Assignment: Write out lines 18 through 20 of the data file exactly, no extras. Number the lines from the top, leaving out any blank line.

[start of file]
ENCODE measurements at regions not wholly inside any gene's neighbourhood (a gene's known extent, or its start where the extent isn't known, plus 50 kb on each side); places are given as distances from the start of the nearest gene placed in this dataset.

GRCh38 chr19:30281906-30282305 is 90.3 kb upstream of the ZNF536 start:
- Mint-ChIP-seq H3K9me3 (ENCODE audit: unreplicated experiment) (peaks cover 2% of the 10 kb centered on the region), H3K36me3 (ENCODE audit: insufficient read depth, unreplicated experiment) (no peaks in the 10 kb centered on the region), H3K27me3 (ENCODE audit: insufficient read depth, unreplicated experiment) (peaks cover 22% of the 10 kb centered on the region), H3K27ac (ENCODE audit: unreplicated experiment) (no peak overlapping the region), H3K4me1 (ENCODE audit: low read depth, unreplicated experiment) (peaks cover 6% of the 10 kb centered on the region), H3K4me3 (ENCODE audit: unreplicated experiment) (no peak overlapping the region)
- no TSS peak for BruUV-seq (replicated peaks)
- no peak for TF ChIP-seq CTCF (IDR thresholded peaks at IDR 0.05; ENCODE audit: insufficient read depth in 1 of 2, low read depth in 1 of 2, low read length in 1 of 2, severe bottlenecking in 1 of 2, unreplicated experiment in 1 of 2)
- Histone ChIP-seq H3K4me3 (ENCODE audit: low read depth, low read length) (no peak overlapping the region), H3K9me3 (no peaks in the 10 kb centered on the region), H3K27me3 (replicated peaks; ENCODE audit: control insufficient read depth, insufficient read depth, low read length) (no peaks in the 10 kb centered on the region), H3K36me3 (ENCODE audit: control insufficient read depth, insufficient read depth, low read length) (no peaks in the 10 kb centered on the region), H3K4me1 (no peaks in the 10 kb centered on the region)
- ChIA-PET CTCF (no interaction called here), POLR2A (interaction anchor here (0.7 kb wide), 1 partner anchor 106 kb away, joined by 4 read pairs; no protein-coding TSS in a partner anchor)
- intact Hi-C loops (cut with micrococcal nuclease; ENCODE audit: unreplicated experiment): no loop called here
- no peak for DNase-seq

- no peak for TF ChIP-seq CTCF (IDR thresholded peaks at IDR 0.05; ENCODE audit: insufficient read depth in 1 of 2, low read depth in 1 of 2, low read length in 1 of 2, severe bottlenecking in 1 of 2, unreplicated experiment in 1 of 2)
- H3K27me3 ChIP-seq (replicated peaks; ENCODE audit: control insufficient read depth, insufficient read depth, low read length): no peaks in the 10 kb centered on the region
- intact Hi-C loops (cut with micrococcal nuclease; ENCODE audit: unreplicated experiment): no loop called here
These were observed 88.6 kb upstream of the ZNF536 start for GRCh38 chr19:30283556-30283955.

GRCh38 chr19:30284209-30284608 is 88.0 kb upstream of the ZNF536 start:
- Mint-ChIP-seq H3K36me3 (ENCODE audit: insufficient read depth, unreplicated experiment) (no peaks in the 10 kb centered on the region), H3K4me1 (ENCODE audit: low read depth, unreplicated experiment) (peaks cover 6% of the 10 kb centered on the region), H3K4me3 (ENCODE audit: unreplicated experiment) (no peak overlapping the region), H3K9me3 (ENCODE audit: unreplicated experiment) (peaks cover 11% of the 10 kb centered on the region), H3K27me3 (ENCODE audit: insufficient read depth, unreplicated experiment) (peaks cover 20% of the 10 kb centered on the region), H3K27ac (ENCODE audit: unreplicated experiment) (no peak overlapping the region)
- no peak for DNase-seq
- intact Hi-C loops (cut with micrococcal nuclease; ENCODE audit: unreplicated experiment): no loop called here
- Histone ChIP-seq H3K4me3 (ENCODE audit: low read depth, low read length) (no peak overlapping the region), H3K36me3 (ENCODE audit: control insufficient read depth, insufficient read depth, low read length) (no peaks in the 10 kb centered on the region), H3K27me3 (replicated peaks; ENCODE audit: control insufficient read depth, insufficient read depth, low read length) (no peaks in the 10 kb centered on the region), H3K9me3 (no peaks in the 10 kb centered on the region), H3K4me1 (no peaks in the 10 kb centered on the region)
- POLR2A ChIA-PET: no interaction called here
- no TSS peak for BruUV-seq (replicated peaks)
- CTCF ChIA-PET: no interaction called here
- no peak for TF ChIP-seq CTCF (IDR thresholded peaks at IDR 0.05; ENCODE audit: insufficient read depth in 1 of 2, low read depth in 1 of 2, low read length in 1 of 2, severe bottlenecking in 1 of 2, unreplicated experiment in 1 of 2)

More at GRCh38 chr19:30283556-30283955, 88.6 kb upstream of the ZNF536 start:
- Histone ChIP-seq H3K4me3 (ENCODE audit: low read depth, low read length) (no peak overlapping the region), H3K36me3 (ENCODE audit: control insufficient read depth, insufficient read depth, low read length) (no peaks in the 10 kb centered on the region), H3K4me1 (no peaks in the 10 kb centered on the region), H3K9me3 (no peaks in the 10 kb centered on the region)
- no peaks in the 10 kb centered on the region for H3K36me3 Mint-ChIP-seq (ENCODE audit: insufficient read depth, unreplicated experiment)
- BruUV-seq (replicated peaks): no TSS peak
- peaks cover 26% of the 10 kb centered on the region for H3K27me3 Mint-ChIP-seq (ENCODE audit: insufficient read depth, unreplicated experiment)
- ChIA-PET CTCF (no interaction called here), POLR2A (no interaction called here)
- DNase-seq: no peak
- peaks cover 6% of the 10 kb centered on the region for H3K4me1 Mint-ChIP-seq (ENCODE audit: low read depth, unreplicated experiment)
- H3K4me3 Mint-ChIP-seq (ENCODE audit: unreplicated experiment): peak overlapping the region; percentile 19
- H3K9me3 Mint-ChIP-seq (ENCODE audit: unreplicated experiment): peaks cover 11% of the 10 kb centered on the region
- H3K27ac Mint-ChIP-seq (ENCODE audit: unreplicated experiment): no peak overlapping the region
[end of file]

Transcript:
- Histone ChIP-seq H3K4me3 (ENCODE audit: low read depth, low read length) (no peak overlapping the region), H3K36me3 (ENCODE audit: control insufficient read depth, insufficient read depth, low read length) (no peaks in the 10 kb centered on the region), H3K27me3 (replicated peaks; ENCODE audit: control insufficient read depth, insufficient read depth, low read length) (no peaks in the 10 kb centered on the region), H3K9me3 (no peaks in the 10 kb centered on the region), H3K4me1 (no peaks in the 10 kb centered on the region)
- POLR2A ChIA-PET: no interaction called here
- no TSS peak for BruUV-seq (replicated peaks)